Two of the most common comments I receive through emails are: ‘If only Pakistan imposes true Islamic system, we’ll be able to get rid of the hypocrisies committed in its name.’ Of course, most of such suggestions are purposed by my fellow Pakistanis. The other comment in this regard is usually from Dawn readers living in India or the West. It’s a simple question: ‘Why are Pakistanis always so engrossed about religion?’
I am no scholar (religious or otherwise), but rather a student of history with a keen interest in understanding it through the lens of cultural anthropology. You see, most of us living in Pakistan have always been advised to look at cultural studies with suspicion. It has been embedded in us that this sort of an enquiry leads one to question the very foundations of the country’s ideology.
But, the problem is, the less equipped or inclined we are to questioning what we’ve been told, the more one-dimensional remains our understanding of the diverse range of people that reside in Pakistan; and also, that we become more vulnerable to the continuous volley of half-truths and glorified delusions that have been coming our way from dictators, textbooks and certain media crackpots.
The whole notion of being a country buzzing with ethnic, sectarian and religious diversity becomes something to be afraid of. To many this is something to be repressed with the help of an ideology that has, over the decades, been imposed upon this diversity by a curious nexus of so-called modernist Muslims and their more myopic and puritanical counterparts. At the centre of this all is
an ever-weakening state, which,
from 1947 till 1977, shunned recognising the dynamics of Pakistan’s diversity by imposing a nationalistic Muslim identity.
It didn’t work. In the absence of the kind of democracy that a diverse nation requires, this all-encompassing Muslim nationalism only ended up alienating the centuries-old cultural moorings of the numerous ethnicities in Pakistan. So, as the Baloch, Sindhis and Pashtuns rose up in anger; Bengalis of the former East Pakistan did the same, who eventually decided to rip themselves away from Pakistan’s ideological equation.
Though the anti-diversity dynamics of Muslim nationalism were, by and large, successful in keeping this ideology’s more radical advocates at bay, the 1971 East Pakistan debacle left this ideology vulnerable to the influence of what was once dismissed as being the Islamist fringe. Gradually, especially with the arrival of the dictatorship of General Ziaul Haq, the ideology’s early modernist dictum of modernising Islam was turned on its head when the new ideologues decided to Islamise the modern. Sir Syed gave way to Abul Ala Mawdudi.
The kind of theological, political and cultural damage this long-winded attitude has inflicted in the past three decades has made the state and governments of Pakistan willing hostages to the abrasive and reactionary ways of the puritanical ideologues. What’s more, today, even some of the most educated young Pakistanis have lost the capacity to question what is dished out to them as Islamic/Pakistani history and ideology. We are still not prepared to face an obvious truth that may put the very essence and foundation of our so-called ideology into question.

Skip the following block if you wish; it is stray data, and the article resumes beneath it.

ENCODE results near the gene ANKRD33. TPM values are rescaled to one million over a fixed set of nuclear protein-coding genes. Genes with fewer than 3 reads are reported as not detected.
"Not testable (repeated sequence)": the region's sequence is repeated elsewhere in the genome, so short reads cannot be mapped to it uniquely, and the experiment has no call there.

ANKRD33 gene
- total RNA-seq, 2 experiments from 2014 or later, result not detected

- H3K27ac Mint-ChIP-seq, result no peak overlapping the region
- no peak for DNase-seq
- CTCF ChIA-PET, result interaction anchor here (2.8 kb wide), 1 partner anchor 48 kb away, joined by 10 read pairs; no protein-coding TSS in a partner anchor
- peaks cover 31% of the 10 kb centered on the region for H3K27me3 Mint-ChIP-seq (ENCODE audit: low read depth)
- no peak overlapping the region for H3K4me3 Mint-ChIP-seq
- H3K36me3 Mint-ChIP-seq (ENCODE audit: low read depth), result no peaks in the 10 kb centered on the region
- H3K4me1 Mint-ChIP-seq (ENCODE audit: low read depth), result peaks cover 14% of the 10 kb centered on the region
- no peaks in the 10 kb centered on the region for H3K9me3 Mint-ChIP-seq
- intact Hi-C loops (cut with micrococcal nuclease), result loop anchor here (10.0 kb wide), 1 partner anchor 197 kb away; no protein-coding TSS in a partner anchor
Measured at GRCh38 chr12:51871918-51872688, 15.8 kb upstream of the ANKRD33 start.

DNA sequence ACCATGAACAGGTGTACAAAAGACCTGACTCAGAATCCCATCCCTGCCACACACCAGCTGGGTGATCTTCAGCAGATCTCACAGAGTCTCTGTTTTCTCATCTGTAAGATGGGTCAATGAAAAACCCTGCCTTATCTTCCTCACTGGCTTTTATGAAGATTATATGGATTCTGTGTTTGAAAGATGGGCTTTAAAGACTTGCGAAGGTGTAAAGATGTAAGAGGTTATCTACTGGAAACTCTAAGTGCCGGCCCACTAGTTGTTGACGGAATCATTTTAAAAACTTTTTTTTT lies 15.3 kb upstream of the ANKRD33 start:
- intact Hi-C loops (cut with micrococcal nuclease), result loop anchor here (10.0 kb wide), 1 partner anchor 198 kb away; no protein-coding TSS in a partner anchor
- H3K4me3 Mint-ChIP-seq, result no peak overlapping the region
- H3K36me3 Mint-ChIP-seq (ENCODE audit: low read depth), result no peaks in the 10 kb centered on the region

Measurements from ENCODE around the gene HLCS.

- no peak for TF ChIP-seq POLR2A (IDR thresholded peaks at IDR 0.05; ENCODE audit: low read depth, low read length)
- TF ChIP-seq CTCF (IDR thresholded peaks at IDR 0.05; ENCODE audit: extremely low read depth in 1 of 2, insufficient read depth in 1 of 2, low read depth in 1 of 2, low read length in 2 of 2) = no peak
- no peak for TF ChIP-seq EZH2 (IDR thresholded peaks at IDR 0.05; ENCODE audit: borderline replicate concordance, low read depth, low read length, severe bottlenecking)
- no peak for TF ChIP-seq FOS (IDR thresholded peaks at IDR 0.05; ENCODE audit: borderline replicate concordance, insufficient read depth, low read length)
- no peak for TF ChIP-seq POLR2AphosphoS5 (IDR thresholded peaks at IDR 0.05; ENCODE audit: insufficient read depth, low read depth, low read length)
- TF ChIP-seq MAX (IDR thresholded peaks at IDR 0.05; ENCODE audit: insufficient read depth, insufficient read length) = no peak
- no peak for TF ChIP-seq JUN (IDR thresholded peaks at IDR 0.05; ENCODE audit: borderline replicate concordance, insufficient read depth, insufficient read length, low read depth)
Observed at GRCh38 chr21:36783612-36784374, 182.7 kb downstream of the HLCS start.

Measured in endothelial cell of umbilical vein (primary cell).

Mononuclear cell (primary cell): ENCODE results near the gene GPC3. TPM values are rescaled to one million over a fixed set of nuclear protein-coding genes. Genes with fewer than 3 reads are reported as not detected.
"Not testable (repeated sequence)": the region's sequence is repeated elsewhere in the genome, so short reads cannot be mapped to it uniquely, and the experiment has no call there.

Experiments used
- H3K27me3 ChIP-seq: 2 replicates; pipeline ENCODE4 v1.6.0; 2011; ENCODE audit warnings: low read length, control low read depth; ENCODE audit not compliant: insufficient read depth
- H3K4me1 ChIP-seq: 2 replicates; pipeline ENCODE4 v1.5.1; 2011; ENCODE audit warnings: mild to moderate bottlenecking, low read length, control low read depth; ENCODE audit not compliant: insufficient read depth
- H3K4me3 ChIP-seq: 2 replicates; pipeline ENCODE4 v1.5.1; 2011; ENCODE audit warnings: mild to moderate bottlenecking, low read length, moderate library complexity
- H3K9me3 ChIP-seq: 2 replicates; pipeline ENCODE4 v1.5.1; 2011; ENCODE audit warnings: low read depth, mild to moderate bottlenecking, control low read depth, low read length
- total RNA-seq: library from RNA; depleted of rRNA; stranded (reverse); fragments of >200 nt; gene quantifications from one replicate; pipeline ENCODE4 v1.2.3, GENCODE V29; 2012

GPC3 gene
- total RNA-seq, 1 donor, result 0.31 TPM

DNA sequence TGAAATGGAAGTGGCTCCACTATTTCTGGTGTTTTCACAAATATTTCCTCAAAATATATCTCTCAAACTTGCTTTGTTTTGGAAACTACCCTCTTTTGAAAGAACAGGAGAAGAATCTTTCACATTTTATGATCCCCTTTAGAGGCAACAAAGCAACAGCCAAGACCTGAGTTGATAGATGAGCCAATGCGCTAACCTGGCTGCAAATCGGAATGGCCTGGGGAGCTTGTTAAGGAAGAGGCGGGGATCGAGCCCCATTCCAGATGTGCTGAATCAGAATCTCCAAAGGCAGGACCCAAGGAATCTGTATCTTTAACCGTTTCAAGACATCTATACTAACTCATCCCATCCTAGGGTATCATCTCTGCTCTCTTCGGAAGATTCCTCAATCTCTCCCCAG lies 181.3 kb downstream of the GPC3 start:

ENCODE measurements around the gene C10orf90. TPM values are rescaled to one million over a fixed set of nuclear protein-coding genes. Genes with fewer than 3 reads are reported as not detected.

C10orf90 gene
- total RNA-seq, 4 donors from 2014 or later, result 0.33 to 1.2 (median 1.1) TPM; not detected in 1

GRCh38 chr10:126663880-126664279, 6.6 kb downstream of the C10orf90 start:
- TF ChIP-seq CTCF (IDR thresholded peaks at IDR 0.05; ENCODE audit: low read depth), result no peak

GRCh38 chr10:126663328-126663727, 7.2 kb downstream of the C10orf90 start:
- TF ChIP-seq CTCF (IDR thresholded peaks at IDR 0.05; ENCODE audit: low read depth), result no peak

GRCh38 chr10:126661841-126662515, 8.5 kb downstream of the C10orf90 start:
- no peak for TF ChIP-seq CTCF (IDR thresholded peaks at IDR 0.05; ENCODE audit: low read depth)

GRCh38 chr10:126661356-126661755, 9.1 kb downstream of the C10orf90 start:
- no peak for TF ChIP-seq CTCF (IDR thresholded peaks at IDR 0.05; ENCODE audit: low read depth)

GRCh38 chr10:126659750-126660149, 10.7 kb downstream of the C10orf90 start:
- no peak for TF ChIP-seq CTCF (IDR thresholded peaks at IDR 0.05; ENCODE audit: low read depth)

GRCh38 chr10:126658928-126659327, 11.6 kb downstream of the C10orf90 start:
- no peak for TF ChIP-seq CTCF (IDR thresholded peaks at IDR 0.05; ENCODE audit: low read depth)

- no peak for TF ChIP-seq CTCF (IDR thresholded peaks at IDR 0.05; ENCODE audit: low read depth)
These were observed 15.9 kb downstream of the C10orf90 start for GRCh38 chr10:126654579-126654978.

Has not this ideology — first of modernist ‘One Unit’ Islam, and then the exhibitionistic and militaristic version of it — completely failed to achieve what it wanted to? That is, to turn a diverse Pakistan into a united, ideological whole based on religion? It was always an over-ambitious and Utopian task. We were never ‘one people’ in the organic sense of the word. The majority of us were Muslims (and still are), but our understanding of the faith is intricately linked to and informed by the cultural moorings of our own distinct ethnicities and sects.
Laws and policies cannot be made to succeed based upon the simple idea that all Muslims believe in the same God and the same book. What passes as Islamic law in certain Arab countries would be an anachronism in Pakistan. In the same way, what may be a success (as an Islamic law) in certain areas of the Deobandi dominated Khyber Pakhtunkhwa could be offensive to the Barelvi or Shia dominated areas of the Punjab and Sindh. There has never been a consensus among the sects and ethnicities of Pakistan about the ideology of Pakistan. How can there be?
Shouldn’t the consensus be more about recognising the ethnic and sectarian diversity of this country, giving all the democratic participants of this diversity as much autonomy as possible (through a fair democratic process) to take responsibility of just how much religion, or what sort of religion (if at all), would every ethnicity and sect want to use in their respective communities’ politics and society? The state’s role should be to make sure that such a national consensus holds and that none of the state’s institutions is allowed to identify with any one ethnic or sectarian group or its ideology.
We have to finally recognise (on an official level) that we live in a land of manifold ethnicities and multiple interpretations of Islam. This phenomenon has to be harnessed and celebrated, not repressed or be afraid of. This kind of repression has produced nothing but an ideological neurosis that we suffer from today.